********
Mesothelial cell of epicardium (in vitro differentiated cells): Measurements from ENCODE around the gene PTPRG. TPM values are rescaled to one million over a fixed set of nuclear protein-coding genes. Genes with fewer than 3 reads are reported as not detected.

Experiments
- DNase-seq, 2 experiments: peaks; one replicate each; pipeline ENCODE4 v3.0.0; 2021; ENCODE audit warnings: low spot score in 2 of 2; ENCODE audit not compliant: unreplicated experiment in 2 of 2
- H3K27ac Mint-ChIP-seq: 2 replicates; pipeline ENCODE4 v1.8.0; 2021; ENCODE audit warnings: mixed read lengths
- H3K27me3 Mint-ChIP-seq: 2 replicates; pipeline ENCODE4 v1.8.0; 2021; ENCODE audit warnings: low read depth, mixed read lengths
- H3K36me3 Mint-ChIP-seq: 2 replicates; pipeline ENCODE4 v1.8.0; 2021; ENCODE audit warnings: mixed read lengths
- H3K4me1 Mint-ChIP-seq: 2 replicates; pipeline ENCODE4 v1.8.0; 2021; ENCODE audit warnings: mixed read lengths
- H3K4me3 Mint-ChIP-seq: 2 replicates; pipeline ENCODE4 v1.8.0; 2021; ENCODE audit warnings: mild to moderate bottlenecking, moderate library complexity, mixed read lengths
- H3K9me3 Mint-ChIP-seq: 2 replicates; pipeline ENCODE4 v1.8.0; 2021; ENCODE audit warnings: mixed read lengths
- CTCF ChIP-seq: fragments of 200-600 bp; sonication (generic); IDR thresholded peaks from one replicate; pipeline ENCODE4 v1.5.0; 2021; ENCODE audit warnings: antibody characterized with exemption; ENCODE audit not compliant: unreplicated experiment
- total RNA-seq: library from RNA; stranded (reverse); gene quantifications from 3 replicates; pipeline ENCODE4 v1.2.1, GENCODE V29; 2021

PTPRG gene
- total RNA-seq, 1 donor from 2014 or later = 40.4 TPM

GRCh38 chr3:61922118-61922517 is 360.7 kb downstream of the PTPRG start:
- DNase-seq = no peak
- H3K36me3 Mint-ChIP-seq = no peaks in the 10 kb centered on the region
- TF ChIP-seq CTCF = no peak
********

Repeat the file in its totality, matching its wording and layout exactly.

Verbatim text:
Mesothelial cell of epicardium (in vitro differentiated cells): Measurements from ENCODE around the gene PTPRG. TPM values are rescaled to one million over a fixed set of nuclear protein-coding genes. Genes with fewer than 3 reads are reported as not detected.

Experiments
- DNase-seq, 2 experiments: peaks; one replicate each; pipeline ENCODE4 v3.0.0; 2021; ENCODE audit warnings: low spot score in 2 of 2; ENCODE audit not compliant: unreplicated experiment in 2 of 2
- H3K27ac Mint-ChIP-seq: 2 replicates; pipeline ENCODE4 v1.8.0; 2021; ENCODE audit warnings: mixed read lengths
- H3K27me3 Mint-ChIP-seq: 2 replicates; pipeline ENCODE4 v1.8.0; 2021; ENCODE audit warnings: low read depth, mixed read lengths
- H3K36me3 Mint-ChIP-seq: 2 replicates; pipeline ENCODE4 v1.8.0; 2021; ENCODE audit warnings: mixed read lengths
- H3K4me1 Mint-ChIP-seq: 2 replicates; pipeline ENCODE4 v1.8.0; 2021; ENCODE audit warnings: mixed read lengths
- H3K4me3 Mint-ChIP-seq: 2 replicates; pipeline ENCODE4 v1.8.0; 2021; ENCODE audit warnings: mild to moderate bottlenecking, moderate library complexity, mixed read lengths
- H3K9me3 Mint-ChIP-seq: 2 replicates; pipeline ENCODE4 v1.8.0; 2021; ENCODE audit warnings: mixed read lengths
- CTCF ChIP-seq: fragments of 200-600 bp; sonication (generic); IDR thresholded peaks from one replicate; pipeline ENCODE4 v1.5.0; 2021; ENCODE audit warnings: antibody characterized with exemption; ENCODE audit not compliant: unreplicated experiment
- total RNA-seq: library from RNA; stranded (reverse); gene quantifications from 3 replicates; pipeline ENCODE4 v1.2.1, GENCODE V29; 2021

PTPRG gene
- total RNA-seq, 1 donor from 2014 or later = 40.4 TPM

GRCh38 chr3:61922118-61922517 is 360.7 kb downstream of the PTPRG start:
- DNase-seq = no peak
- H3K36me3 Mint-ChIP-seq = no peaks in the 10 kb centered on the region
- TF ChIP-seq CTCF = no peak